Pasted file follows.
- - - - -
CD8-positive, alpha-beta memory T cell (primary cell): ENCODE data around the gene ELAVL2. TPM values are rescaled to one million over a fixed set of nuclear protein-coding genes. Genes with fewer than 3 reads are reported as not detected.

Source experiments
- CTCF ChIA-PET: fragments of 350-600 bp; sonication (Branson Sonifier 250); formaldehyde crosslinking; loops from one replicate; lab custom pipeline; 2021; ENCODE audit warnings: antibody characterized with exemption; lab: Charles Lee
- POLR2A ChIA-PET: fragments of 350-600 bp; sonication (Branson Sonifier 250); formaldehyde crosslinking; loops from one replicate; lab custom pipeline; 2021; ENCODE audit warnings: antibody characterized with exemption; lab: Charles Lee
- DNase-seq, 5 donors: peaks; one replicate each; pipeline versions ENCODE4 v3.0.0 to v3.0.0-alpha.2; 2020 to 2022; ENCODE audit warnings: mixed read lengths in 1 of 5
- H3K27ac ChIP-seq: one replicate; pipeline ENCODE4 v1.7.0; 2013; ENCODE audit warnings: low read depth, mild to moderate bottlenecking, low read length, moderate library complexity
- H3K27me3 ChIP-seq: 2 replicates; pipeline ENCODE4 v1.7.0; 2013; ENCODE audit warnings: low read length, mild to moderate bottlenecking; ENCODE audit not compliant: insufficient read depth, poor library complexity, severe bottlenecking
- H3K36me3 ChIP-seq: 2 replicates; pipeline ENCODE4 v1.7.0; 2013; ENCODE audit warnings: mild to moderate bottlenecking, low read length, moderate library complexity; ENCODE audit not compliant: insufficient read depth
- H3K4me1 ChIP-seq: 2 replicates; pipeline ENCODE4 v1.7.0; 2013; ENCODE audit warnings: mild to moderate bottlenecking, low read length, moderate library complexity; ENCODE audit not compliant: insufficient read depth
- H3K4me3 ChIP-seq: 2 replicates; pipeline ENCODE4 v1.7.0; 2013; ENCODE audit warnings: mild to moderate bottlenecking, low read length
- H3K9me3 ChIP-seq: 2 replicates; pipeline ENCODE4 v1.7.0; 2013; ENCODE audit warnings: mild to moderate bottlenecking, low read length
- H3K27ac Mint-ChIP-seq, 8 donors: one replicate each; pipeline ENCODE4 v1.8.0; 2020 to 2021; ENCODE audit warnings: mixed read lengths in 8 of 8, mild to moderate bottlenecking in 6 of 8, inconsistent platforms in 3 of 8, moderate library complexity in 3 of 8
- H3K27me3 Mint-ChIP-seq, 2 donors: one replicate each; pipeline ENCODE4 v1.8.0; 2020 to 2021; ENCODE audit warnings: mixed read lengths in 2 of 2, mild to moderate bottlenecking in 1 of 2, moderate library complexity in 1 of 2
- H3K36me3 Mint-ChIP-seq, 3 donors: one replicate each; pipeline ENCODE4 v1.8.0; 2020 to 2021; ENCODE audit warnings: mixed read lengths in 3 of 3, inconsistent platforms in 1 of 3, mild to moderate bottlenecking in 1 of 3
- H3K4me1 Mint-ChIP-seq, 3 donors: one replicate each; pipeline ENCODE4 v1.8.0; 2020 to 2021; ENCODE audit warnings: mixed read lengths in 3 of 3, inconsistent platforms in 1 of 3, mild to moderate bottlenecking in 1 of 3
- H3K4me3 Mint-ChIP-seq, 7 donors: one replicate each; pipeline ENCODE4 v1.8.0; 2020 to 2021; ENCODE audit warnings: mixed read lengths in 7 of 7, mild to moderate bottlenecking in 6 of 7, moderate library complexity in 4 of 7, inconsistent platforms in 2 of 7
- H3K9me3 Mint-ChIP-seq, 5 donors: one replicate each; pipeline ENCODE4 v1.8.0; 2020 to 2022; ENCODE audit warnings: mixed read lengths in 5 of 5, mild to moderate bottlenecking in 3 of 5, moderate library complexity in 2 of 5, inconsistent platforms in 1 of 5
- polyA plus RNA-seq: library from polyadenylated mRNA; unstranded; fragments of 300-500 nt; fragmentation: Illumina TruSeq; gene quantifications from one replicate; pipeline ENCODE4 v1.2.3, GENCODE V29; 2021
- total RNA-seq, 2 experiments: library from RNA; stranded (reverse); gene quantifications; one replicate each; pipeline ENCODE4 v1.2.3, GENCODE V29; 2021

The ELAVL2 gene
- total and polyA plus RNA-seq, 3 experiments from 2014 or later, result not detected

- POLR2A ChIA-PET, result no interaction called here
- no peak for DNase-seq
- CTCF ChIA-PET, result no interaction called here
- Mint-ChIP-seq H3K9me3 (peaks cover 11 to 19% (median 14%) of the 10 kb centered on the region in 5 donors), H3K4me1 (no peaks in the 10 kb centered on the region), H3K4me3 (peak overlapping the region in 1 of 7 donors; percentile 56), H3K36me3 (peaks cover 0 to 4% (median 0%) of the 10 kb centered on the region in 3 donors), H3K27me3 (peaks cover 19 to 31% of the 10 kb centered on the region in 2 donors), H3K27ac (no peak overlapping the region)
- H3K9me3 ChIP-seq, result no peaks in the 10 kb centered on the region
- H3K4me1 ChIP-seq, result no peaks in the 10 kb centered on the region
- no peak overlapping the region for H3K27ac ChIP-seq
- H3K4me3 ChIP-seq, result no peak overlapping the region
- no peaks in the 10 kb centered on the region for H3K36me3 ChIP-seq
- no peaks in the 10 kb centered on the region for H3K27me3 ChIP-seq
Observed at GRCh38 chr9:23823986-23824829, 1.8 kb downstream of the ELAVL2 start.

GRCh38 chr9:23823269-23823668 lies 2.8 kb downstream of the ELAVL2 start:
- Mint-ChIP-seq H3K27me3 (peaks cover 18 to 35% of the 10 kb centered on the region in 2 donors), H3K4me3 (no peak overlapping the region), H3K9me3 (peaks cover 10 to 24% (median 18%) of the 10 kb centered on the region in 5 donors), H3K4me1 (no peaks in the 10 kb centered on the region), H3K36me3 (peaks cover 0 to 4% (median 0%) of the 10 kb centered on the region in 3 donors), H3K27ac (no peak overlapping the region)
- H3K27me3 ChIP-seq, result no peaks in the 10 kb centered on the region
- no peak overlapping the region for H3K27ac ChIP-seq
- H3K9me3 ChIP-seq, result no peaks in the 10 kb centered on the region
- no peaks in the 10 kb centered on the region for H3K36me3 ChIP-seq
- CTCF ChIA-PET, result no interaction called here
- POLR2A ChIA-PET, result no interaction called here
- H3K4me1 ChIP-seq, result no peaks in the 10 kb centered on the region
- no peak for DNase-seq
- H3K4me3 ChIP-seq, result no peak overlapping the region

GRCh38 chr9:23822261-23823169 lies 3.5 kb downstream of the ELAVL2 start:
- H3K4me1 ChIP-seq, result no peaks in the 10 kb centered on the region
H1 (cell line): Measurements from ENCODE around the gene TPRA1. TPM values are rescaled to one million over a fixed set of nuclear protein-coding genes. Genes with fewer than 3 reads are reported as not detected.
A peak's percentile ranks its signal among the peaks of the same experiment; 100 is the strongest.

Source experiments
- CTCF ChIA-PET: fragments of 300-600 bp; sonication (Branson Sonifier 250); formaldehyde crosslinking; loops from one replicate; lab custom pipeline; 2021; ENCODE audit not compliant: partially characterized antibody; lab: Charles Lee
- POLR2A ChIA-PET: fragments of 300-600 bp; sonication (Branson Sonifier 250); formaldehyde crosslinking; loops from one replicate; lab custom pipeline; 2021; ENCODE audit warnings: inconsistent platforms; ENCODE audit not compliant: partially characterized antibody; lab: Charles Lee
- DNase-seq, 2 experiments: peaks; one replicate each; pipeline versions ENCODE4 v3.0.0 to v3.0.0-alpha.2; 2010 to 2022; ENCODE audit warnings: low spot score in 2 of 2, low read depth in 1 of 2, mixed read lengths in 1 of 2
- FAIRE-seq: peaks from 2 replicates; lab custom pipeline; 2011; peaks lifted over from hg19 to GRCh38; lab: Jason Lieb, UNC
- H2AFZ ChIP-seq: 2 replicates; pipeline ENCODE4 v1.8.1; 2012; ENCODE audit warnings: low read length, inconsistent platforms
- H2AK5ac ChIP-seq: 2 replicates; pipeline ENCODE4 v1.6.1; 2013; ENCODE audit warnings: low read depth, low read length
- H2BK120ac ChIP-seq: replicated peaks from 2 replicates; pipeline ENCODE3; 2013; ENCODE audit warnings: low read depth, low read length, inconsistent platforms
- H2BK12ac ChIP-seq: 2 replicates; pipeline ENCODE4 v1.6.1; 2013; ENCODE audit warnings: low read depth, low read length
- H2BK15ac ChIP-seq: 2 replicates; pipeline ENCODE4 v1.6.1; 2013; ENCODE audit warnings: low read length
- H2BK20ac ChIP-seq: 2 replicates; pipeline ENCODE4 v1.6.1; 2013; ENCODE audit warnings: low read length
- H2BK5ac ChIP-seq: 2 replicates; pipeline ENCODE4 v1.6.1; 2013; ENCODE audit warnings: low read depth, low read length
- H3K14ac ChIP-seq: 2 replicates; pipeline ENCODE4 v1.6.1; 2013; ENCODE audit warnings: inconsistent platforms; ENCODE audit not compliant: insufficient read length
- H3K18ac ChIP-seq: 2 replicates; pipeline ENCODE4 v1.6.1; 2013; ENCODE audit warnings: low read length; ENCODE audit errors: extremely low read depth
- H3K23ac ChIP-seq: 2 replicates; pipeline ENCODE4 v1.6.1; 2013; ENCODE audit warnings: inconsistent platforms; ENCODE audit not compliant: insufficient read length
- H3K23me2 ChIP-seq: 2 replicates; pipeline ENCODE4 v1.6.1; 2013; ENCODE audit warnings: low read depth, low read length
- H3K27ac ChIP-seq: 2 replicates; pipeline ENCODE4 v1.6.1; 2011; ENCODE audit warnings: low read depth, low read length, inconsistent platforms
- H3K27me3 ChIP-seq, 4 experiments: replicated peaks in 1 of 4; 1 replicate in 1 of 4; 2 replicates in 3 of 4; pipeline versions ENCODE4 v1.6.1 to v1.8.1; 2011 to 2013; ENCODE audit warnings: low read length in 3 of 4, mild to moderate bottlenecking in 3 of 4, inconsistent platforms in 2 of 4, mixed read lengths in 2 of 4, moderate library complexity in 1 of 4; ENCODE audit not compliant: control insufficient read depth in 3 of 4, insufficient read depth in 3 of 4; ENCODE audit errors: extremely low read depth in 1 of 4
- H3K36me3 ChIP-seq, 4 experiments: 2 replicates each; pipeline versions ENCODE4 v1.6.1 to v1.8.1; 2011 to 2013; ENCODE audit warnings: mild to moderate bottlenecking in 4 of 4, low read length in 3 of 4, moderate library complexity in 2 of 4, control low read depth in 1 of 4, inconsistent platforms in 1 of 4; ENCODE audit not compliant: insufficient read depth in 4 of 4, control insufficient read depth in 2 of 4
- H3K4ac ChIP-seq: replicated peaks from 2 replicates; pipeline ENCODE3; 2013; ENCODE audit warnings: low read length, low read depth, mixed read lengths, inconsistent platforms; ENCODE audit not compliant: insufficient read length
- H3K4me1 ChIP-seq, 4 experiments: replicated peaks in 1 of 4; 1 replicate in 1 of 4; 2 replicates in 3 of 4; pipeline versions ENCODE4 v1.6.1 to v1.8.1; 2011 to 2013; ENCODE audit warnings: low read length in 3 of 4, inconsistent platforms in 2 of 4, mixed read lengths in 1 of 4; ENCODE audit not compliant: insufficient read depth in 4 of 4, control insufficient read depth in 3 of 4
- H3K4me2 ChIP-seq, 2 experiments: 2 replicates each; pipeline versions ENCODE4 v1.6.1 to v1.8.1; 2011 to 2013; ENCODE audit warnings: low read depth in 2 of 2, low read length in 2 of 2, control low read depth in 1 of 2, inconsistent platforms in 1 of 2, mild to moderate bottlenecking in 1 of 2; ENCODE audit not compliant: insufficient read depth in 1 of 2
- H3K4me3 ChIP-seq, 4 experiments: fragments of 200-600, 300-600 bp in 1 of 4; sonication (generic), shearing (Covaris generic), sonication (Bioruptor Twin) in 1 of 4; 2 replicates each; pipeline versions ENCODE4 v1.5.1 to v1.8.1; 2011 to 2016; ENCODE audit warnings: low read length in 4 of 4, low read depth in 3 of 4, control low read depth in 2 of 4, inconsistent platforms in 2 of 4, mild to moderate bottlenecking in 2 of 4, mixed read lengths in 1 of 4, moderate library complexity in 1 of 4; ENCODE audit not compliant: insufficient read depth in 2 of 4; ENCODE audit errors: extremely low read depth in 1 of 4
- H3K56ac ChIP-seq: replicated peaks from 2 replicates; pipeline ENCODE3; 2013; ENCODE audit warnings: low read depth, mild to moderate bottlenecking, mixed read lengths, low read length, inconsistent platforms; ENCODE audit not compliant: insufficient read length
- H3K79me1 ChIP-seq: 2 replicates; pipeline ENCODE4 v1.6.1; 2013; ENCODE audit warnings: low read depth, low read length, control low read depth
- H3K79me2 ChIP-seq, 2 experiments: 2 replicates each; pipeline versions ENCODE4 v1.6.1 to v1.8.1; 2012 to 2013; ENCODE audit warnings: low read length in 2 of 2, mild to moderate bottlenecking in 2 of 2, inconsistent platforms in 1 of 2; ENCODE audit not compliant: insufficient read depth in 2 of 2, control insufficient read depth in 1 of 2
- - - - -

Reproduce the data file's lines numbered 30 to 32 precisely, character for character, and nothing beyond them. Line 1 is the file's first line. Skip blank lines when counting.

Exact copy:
- no peaks in the 10 kb centered on the region for H3K36me3 ChIP-seq
- no peaks in the 10 kb centered on the region for H3K27me3 ChIP-seq
Observed at GRCh38 chr9:23823986-23824829, 1.8 kb downstream of the ELAVL2 start.